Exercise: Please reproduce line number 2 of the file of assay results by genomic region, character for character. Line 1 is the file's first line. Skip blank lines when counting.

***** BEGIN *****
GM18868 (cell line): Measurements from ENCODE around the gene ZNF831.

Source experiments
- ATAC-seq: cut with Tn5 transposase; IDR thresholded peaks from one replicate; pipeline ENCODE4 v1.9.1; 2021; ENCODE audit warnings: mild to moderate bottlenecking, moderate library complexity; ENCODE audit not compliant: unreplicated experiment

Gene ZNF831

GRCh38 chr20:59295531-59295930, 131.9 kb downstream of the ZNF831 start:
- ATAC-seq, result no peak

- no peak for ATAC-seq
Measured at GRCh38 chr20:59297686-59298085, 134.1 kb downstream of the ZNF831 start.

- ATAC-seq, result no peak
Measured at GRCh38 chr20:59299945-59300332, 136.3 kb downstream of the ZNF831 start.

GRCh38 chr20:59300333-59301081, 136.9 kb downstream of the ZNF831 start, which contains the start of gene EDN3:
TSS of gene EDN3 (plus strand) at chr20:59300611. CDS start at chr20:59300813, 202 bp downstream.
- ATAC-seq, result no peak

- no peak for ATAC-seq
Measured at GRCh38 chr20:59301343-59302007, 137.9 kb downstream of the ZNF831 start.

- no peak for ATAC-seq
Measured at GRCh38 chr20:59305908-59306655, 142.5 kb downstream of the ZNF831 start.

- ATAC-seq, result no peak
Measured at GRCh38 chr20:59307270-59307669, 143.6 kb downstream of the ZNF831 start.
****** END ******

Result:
Source experiments